Thursday, May 23, 2019

Crabs in a Bucket

This is an idiom that I've had to explain to people more than once. It's like we have a collective insistence on forgetting what it means.

Or maybe you just have to have done some fishing and crabbing at some point in your life, in order to understand it to your bones.

See, you put crabs in a bucket as you trap them. The crabs try to climb out, but you don't  have to worry about that -- the other crabs, the ones still in the bucket, will pull those trying to escape back down into the bucket.

This is America.

You would think those of us who are less well off would try to help each other. We'd celebrate workers who held a successful strike and increased their pay. We'd be pleased at people getting their healthcare and their education paid for by the state -- which is how it ought to be done, obviously.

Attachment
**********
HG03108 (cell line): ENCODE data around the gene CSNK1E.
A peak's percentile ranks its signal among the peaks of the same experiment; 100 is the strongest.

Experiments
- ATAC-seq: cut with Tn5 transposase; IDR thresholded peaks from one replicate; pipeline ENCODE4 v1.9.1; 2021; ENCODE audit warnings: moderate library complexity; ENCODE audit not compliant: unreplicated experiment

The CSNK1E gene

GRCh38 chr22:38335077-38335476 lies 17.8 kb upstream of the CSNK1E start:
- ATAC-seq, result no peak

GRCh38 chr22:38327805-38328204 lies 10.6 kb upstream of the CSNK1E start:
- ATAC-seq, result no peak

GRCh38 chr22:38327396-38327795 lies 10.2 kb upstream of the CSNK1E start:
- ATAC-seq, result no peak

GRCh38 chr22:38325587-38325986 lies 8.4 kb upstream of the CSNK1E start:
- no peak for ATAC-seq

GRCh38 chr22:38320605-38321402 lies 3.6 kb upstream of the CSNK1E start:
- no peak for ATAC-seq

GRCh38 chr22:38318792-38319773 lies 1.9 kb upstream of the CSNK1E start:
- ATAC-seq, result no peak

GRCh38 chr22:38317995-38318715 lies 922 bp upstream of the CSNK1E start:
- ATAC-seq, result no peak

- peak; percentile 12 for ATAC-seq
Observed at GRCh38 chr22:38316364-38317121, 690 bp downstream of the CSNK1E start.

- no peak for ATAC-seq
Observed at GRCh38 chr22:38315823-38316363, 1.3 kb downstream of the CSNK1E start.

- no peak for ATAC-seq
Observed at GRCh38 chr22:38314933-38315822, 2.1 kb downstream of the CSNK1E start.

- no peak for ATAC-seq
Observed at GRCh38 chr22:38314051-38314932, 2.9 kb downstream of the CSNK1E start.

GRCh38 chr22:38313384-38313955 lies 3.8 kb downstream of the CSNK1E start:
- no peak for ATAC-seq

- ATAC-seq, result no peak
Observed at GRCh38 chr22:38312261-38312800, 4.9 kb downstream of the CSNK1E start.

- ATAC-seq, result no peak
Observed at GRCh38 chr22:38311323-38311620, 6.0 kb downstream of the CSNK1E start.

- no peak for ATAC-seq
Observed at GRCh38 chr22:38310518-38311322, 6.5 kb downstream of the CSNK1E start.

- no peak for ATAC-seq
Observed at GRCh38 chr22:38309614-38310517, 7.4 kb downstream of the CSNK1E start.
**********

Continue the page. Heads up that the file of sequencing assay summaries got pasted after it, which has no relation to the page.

Nope. Instead, here in America, we want to yank our fellow workers back down in the bucket. How dare you make $15/hour? When I'm only making $20/hour myself?

How dare you get healthcare? How dare you demand to be free from drug testing? How dare you expect to be educated without going into crippling debt?

Here in America, we won't even allow retail workers to sit down during their shifts, even when it makes perfect sense for them to be sitting (those running registers, for instance). How dare they ask to be treated humanely?

I'd say this stems from ignorance, but in fact it stems from the American worship of capitalism. Here in the USA, poverty is not just a crime, it's a sin.

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